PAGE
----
Bringing Homo Colossus to life (KTH campus edition)

Fossil fuels account for ≈ 85% of mankind's primary energy supply. This is problematic for several reasons (climate change etc.) and we urgently need to phase out fossil fuels. But how do we convince people in more affluent countries that much will have to change, perhaps including highly valued aspects of our taken-for-granted lifestyles? How do we show that what we have come to perceive as “normal” in fact is anything but and that we today use extravagant amounts of energy (that eventually must come to an end)?

William Catton’s idea of “homo colossus” (Catton 1986, 1987) pushes home the point that each of us would be COLOSSAL if we imagined that our everyday energy consumption – the energy we use in our daily lives (for heating our homes, driving our cars, flying on vacation trips etc.) – instead was used to fuel a Huge Creature that physically ingested (ate) and metabolised the same amount of energy. It is easy for a Swede to use 50 to 100 times more energy in our everyday lives than the energy content of the food we eat (≈ 1700 kcal or 2 kWh per day for a person who weighs 70 kilos)! But how big would we be if we were huge and ATE all that energy instead, i.e. how big is the “energy footprint” of the average Swede and of his/her lifestyle??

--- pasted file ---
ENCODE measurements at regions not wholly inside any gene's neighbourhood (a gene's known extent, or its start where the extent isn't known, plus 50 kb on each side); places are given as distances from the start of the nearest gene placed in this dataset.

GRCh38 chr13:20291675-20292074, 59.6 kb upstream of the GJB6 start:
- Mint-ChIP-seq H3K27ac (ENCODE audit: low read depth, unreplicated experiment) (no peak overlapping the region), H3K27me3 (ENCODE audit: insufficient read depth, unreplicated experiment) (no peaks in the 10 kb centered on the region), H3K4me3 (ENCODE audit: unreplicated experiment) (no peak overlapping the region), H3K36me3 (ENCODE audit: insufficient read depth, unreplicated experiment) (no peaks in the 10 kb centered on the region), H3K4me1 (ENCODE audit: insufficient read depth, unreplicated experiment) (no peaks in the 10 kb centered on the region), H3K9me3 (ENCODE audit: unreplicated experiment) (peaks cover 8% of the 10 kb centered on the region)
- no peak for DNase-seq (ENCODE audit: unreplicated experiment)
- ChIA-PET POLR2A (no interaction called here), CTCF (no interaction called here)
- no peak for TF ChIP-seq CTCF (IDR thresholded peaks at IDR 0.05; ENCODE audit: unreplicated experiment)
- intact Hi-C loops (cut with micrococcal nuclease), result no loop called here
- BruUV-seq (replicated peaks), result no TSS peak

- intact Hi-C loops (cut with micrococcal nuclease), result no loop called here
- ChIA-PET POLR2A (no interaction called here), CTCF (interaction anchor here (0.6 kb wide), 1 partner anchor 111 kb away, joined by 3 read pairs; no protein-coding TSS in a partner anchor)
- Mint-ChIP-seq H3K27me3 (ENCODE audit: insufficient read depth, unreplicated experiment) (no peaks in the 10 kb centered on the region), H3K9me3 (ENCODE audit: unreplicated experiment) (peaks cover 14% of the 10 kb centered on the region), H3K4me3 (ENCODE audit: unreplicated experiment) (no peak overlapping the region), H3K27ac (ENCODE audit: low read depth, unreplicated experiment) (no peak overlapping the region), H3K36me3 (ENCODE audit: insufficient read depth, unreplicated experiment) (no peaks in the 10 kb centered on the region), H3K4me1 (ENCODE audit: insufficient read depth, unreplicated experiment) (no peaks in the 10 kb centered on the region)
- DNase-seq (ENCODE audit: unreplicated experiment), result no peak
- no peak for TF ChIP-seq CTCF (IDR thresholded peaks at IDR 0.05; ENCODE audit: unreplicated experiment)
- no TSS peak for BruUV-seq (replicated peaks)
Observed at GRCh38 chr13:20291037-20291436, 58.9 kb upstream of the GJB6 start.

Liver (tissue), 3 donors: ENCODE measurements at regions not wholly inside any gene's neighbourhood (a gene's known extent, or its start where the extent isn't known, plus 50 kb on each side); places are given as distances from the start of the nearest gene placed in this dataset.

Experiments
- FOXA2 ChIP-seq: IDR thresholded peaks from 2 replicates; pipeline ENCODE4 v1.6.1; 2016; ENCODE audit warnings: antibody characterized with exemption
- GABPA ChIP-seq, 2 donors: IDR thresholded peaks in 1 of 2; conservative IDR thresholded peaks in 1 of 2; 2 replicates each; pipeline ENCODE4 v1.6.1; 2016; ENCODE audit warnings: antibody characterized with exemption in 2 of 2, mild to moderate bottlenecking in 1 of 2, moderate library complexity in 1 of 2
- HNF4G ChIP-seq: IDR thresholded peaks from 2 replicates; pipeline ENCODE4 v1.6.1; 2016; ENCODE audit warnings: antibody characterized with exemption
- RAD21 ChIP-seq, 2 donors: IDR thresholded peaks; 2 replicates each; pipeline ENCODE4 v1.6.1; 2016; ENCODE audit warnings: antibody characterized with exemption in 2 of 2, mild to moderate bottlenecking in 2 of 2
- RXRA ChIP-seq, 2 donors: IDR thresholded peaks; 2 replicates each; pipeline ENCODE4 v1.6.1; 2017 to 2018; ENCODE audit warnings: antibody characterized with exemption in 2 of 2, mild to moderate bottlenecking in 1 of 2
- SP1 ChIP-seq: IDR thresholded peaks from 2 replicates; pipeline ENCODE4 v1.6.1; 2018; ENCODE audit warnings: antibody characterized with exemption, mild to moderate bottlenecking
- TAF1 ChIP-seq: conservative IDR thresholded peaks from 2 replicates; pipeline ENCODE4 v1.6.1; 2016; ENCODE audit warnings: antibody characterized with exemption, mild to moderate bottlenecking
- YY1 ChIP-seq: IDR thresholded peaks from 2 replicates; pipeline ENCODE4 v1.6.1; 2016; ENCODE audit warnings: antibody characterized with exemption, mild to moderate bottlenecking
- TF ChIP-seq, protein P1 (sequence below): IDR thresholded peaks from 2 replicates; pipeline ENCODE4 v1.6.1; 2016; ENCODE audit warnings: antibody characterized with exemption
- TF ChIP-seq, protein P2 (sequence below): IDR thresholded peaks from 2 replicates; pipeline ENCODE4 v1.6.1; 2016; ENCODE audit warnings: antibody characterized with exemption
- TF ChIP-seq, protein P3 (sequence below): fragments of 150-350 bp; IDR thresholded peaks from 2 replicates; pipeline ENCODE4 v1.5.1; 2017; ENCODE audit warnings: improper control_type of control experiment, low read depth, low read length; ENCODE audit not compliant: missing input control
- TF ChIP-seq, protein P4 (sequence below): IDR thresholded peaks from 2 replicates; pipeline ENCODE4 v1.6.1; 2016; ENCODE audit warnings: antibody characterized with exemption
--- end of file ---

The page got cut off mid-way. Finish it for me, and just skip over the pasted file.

The Homo Colossus “double” or “shadow” of the average Swede would be about 12 meters tall and weight about 25.000 kilos. Imagine building a 12 meters tall statue that represents “the average Swede” (e.g. the average Swede’s energy footprint)! You will not build that statue in this project, but you will model (Maya, Blender) and 3D print giant body parts (eg. toes, fingers, ears) and find a suitable place to install them on campus (for example sticking out of a building (wall) or up from the ground). You will then develop a smartphone app (using the ARCore Augmented Reality development kit) so that the rest of Homo Colossus’ body can be seen through the smartphone’s screen and with the help of an AR app.